Meet The 2nd Largest PR Firm In The World: The U.S. Government

The fact that conservatives fail to adequately fight the information war isn’t in doubt, neither are the reasons the radical left and big government supporters win that war. Here are three related articles:

Meet The 2nd Largest PR Firm In The World: The U.S. Government
By Adam Andrzejewski

In 2013, then-U.S. Senator Tom Coburn criticized the then Hillary Clinton-led State Department for spending $630,000 to convince taxpayers to “like” the State Department on Facebook. The State Department argued it was informing the world of its activities. Coburn wasn’t impressed. He argued the Department was simply promoting itself, rather than the best interests of the United States or its taxpayers.

At, we decided to take a closer look at federal PR expenditures. Our organization, American Transparency, quantified this spending in our just released OpenTheBooks Oversight Report – The Department of Self-Promotion, How Federal Agency PR Spending Advances Their Interests Rather Than The Public Interest.

Here’s what we found:

We were surprised to find the U.S. government not only leads in military spending, but also public relations spending. The federal government, in fact, is the 2nd largest PR firm in the world in terms of number of officers.

Read more: Forbes

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Obama’s army of PR staffers costs taxpayers $500 million per year
By Stephen Dinan

President Obama has swelled the ranks of government PR, adding hundreds of new public relations specialists to the federal payroll during his time in office, costing taxpayers a half-billion dollars a year, the government’s chief watchdog said Wednesday.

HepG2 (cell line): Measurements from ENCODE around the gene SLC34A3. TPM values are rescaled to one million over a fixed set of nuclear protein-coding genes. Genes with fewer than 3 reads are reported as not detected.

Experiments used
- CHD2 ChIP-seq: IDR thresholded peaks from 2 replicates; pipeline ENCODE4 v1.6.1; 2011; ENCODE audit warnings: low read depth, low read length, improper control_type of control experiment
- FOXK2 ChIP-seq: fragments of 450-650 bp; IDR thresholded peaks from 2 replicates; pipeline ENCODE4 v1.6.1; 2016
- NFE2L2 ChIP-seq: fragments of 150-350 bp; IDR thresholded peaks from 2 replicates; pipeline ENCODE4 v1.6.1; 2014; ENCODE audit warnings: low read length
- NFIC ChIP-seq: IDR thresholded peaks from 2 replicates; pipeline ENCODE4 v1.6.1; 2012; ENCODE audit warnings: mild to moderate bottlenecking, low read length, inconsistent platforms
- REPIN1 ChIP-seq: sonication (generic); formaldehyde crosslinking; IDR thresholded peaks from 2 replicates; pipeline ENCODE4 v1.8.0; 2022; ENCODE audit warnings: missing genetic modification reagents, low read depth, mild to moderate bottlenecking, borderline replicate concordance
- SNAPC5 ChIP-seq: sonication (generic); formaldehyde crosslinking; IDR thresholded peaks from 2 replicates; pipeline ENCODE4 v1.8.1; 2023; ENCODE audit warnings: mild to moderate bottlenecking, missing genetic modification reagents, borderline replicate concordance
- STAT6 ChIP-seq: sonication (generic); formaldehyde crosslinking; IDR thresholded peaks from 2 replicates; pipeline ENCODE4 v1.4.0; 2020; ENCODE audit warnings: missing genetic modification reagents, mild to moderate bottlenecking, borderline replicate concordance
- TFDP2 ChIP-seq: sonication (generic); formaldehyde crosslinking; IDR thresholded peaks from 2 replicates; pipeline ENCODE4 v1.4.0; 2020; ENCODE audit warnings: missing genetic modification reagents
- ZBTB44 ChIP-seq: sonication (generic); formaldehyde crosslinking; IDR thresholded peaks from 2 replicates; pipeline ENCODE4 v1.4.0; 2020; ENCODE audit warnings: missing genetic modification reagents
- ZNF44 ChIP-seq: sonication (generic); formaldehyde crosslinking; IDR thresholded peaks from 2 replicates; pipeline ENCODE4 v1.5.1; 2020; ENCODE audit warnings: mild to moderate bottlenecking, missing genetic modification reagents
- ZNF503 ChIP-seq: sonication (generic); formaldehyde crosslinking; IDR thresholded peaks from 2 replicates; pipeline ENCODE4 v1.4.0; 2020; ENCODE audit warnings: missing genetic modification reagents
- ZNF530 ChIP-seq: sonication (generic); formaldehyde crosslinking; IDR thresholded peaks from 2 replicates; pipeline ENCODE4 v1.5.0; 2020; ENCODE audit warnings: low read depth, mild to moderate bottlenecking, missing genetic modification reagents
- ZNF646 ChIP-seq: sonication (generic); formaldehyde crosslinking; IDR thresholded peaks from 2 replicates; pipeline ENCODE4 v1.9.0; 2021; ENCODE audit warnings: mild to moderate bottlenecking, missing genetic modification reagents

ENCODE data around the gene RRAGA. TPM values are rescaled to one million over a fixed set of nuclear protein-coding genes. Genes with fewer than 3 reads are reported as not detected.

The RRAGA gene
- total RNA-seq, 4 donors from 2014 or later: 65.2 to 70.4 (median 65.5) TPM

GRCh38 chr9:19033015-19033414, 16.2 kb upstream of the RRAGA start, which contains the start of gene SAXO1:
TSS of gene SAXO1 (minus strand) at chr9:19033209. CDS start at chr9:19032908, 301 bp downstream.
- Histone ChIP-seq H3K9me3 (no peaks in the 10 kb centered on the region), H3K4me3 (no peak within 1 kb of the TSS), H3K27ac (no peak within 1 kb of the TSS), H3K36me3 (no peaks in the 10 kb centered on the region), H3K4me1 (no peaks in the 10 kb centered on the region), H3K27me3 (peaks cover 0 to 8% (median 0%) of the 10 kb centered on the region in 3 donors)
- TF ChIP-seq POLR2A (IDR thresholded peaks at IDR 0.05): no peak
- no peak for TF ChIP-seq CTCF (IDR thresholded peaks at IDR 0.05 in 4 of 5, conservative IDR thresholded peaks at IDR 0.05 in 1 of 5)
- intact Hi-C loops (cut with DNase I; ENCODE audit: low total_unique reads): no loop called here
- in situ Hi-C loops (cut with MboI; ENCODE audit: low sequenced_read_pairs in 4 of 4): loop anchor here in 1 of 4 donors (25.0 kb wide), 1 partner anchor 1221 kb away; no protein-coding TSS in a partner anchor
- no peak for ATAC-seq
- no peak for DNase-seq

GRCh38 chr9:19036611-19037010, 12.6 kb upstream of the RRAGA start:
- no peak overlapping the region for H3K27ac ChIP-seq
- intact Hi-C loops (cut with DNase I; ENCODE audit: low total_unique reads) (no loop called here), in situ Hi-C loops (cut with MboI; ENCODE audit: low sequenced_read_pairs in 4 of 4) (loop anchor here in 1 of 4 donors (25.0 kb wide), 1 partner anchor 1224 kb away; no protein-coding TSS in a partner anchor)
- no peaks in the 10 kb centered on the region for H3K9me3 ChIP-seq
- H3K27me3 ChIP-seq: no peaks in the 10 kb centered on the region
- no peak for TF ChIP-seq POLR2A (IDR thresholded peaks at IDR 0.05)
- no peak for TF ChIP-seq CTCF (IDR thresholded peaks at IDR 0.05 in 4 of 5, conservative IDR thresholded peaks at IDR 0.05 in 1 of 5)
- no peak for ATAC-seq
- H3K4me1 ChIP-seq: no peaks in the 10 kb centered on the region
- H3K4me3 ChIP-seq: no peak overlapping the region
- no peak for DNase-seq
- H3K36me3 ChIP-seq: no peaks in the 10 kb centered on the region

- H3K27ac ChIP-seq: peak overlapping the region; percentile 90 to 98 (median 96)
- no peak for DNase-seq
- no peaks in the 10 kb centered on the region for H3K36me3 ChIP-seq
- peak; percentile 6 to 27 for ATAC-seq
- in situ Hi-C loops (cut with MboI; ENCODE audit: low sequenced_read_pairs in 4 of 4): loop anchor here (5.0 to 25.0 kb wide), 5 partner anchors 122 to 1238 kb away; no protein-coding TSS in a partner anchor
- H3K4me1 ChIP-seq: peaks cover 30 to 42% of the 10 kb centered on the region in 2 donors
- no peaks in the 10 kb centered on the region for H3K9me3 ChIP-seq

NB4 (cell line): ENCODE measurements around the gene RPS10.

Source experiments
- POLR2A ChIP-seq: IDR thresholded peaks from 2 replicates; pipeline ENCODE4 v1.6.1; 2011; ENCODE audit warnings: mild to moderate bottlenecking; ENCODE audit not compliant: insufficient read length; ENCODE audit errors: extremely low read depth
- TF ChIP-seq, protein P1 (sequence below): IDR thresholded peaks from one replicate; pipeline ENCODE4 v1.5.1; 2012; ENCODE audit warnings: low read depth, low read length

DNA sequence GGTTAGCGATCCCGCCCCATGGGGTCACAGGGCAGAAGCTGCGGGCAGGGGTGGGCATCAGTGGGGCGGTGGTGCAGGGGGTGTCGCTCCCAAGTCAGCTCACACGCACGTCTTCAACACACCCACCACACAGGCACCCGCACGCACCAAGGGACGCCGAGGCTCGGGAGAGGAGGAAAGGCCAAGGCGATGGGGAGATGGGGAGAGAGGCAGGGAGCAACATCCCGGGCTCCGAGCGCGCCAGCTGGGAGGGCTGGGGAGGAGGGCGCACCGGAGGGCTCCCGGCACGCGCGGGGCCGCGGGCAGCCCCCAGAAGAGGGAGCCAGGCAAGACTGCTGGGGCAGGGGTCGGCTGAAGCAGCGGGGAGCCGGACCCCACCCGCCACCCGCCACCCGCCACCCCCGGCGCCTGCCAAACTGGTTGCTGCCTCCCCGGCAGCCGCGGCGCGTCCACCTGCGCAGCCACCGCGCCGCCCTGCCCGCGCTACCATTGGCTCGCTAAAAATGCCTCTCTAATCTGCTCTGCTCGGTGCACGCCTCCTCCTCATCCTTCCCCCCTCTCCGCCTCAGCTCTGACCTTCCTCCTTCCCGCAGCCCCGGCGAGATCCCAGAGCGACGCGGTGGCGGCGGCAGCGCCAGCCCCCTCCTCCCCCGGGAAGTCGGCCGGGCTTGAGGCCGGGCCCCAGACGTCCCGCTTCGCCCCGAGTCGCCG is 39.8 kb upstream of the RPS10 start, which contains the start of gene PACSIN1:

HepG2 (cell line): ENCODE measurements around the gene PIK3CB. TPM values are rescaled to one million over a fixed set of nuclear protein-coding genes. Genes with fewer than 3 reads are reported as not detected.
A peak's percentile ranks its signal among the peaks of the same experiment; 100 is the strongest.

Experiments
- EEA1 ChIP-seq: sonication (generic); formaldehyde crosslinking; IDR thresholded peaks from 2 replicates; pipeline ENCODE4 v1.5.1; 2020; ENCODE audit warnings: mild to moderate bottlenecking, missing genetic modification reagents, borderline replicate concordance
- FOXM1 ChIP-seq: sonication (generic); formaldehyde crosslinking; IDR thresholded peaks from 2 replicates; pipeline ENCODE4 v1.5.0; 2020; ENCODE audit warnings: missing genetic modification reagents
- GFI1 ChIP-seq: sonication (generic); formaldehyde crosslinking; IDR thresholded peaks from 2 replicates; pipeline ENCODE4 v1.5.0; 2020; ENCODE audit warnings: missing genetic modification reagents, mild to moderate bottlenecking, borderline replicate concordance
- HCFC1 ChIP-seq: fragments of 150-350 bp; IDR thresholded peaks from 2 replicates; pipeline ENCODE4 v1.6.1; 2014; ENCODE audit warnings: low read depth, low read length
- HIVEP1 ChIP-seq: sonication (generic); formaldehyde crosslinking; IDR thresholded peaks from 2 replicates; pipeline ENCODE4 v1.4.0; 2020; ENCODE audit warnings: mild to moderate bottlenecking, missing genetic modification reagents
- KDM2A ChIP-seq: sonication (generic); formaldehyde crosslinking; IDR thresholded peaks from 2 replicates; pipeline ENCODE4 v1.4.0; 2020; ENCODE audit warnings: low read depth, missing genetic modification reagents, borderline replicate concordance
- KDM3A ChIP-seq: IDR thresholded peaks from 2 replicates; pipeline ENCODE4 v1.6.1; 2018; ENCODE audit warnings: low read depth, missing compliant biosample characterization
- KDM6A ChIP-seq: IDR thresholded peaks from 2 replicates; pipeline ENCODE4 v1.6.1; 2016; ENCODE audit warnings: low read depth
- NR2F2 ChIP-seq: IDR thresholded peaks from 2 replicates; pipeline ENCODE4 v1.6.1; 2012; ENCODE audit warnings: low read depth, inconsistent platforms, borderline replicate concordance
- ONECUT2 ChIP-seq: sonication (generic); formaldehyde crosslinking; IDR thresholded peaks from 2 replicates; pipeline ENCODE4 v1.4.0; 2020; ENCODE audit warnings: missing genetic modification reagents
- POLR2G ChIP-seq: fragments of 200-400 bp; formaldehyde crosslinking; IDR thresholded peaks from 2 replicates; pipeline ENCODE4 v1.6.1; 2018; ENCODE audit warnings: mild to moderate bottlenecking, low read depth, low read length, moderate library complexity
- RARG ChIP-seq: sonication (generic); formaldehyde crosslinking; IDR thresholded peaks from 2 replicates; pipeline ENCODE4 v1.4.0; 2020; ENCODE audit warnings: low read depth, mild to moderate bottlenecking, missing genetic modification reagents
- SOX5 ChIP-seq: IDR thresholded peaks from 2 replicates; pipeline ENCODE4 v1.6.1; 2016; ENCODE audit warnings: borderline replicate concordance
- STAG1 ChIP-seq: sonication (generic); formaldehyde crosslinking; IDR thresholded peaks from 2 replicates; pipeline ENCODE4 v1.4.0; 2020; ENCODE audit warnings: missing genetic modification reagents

That doesn’t include the more than $100 million the administration spends annually for help from private sector spinmeisters, nor does it account for the $800 million spent on contracts for advertising in 2015, according to the Government Accountability Office.

“Spending $1.5 billion on government PR activities is a huge waste of money. That sort of spending should be drastically scaled back,” said Chris Edwards, a federal budget scholar at the Cato Institute.

Read more: Washington Times

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How the FDA – and Other Agencies – Shape What You Hear about Them
By Walter Olson

important investigation by Charles Seife in Scientific American looks at how scientific newsmakers – in this case the U.S. Food and Drug Administration (FDA) – use “close-hold embargoes” to manipulate news coverage on breaking stories. Embargoes in themselves are a common enough practice in journalism; the special feature of a “close-hold” embargo is that it conditions a reporter’s access to a forthcoming story on not seeking comment from outside, that is to say independent or adversary, sources.

The result of this kind of embargo, critics say, is to turn reporters into stenographers by ensuring that no expert, outside perspective contrary to the newsmaker’s makes it into the crucial first round of coverage. And the FDA uses the technique to go further, according to Seife: it “cultivates a coterie of journalists whom it keeps in line with threats.” In fact, it even “deceives” disfavored major news organizations like Fox News “with half-truths to handicap them in their pursuit of a story.”

Read more:

Image credit: trekandshoot /Shutterstock.